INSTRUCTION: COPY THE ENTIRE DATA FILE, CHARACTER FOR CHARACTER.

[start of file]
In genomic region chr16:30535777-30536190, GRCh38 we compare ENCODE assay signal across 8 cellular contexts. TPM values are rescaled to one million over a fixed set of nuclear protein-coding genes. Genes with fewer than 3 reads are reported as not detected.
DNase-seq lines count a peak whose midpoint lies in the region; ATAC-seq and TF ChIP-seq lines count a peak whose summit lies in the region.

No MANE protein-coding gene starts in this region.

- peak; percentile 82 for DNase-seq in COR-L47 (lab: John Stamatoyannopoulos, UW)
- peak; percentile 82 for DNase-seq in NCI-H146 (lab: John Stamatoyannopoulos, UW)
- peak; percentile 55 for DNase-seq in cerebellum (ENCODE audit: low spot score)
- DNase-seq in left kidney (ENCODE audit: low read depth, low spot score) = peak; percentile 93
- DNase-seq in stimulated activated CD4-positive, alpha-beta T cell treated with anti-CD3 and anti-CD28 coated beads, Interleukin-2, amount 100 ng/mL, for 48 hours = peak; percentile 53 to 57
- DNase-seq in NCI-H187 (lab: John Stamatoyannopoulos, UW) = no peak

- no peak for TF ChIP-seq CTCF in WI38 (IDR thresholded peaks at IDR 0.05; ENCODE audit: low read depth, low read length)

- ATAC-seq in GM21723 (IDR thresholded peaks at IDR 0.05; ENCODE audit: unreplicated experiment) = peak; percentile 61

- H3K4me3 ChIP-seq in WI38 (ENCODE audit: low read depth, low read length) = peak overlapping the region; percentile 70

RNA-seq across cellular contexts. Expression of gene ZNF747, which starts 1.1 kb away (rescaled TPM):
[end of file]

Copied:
In genomic region chr16:30535777-30536190, GRCh38 we compare ENCODE assay signal across 8 cellular contexts. TPM values are rescaled to one million over a fixed set of nuclear protein-coding genes. Genes with fewer than 3 reads are reported as not detected.
DNase-seq lines count a peak whose midpoint lies in the region; ATAC-seq and TF ChIP-seq lines count a peak whose summit lies in the region.

No MANE protein-coding gene starts in this region.

- peak; percentile 82 for DNase-seq in COR-L47 (lab: John Stamatoyannopoulos, UW)
- peak; percentile 82 for DNase-seq in NCI-H146 (lab: John Stamatoyannopoulos, UW)
- peak; percentile 55 for DNase-seq in cerebellum (ENCODE audit: low spot score)
- DNase-seq in left kidney (ENCODE audit: low read depth, low spot score) = peak; percentile 93
- DNase-seq in stimulated activated CD4-positive, alpha-beta T cell treated with anti-CD3 and anti-CD28 coated beads, Interleukin-2, amount 100 ng/mL, for 48 hours = peak; percentile 53 to 57
- DNase-seq in NCI-H187 (lab: John Stamatoyannopoulos, UW) = no peak

- no peak for TF ChIP-seq CTCF in WI38 (IDR thresholded peaks at IDR 0.05; ENCODE audit: low read depth, low read length)

- ATAC-seq in GM21723 (IDR thresholded peaks at IDR 0.05; ENCODE audit: unreplicated experiment) = peak; percentile 61

- H3K4me3 ChIP-seq in WI38 (ENCODE audit: low read depth, low read length) = peak overlapping the region; percentile 70

RNA-seq across cellular contexts. Expression of gene ZNF747, which starts 1.1 kb away (rescaled TPM):